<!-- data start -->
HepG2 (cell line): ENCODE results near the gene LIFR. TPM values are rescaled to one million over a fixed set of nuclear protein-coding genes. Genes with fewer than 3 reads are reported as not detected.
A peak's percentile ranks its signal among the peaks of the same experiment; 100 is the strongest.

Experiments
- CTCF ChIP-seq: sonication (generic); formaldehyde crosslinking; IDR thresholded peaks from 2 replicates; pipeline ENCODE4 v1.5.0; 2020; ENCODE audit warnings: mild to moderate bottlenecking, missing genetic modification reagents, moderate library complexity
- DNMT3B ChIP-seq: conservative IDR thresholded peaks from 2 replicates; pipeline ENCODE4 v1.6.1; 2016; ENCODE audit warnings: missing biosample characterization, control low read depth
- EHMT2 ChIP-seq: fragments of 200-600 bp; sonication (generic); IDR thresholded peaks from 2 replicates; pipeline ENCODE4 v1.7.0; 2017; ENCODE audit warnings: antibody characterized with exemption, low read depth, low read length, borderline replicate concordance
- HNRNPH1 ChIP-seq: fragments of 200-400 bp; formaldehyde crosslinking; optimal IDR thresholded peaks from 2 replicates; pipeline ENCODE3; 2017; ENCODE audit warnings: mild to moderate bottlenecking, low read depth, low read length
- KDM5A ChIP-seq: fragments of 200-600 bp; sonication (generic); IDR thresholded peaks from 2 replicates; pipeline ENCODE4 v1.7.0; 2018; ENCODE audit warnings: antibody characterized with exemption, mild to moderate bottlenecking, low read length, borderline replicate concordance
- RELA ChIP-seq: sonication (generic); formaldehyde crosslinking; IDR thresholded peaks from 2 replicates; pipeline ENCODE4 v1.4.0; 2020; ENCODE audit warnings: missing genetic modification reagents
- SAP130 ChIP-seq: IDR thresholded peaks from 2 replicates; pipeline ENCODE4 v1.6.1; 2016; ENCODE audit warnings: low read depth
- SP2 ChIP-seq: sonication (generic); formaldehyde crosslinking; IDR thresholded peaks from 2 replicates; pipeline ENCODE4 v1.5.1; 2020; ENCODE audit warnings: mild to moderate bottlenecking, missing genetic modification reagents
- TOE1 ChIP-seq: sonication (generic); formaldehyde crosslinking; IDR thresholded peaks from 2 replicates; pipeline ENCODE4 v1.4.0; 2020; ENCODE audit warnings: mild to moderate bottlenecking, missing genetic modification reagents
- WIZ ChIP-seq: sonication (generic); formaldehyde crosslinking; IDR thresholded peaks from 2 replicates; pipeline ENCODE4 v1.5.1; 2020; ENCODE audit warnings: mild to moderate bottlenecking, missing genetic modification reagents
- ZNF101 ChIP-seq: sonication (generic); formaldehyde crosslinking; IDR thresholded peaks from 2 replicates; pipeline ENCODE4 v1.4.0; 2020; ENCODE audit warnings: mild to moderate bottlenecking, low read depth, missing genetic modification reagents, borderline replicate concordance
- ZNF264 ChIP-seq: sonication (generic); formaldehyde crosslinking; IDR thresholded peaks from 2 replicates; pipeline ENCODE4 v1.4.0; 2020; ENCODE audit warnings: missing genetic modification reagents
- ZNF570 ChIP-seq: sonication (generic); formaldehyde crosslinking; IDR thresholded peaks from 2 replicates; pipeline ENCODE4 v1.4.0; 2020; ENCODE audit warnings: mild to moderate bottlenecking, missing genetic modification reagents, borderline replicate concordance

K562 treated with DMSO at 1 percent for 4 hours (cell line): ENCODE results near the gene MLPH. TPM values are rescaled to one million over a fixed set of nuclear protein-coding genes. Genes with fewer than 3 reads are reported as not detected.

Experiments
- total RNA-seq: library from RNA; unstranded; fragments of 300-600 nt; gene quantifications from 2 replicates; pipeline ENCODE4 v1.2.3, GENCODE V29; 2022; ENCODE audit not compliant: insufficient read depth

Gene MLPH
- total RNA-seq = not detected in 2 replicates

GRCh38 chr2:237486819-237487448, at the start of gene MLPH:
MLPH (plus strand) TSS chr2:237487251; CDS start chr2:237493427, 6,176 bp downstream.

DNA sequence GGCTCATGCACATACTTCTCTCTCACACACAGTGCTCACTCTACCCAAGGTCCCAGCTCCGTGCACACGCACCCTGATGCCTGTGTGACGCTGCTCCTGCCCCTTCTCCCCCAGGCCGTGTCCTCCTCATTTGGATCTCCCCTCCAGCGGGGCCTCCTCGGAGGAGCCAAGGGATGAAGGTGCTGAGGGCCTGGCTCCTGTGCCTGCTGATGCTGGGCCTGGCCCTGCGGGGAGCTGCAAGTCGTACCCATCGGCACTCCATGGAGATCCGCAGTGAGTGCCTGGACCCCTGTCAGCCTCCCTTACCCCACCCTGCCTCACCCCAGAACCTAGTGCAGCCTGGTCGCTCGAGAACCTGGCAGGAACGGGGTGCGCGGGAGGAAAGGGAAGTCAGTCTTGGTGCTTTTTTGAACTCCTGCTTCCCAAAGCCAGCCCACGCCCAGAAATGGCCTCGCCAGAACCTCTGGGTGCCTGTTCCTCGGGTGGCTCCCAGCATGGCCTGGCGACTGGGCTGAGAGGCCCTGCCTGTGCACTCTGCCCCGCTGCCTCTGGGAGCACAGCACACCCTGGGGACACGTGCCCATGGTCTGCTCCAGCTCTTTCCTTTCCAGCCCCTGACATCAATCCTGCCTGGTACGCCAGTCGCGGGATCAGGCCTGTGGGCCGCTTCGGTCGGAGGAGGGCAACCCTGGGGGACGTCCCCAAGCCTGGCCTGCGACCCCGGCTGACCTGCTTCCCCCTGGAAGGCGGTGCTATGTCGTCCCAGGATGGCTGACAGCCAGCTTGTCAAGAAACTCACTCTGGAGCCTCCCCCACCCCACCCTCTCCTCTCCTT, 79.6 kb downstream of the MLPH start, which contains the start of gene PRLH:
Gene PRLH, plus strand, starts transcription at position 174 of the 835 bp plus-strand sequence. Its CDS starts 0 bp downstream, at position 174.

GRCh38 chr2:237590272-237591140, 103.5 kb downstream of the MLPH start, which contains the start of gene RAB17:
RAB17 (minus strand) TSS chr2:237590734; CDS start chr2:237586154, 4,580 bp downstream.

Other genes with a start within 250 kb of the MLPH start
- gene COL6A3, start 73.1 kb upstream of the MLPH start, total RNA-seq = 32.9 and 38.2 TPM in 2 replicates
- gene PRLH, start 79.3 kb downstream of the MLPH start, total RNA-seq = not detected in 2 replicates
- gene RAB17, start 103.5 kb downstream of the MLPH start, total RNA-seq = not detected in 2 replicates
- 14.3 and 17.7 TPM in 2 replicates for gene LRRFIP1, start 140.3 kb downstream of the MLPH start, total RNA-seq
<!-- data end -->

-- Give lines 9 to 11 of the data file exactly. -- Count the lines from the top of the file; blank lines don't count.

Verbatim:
- RELA ChIP-seq: sonication (generic); formaldehyde crosslinking; IDR thresholded peaks from 2 replicates; pipeline ENCODE4 v1.4.0; 2020; ENCODE audit warnings: missing genetic modification reagents
- SAP130 ChIP-seq: IDR thresholded peaks from 2 replicates; pipeline ENCODE4 v1.6.1; 2016; ENCODE audit warnings: low read depth
- SP2 ChIP-seq: sonication (generic); formaldehyde crosslinking; IDR thresholded peaks from 2 replicates; pipeline ENCODE4 v1.5.1; 2020; ENCODE audit warnings: mild to moderate bottlenecking, missing genetic modification reagents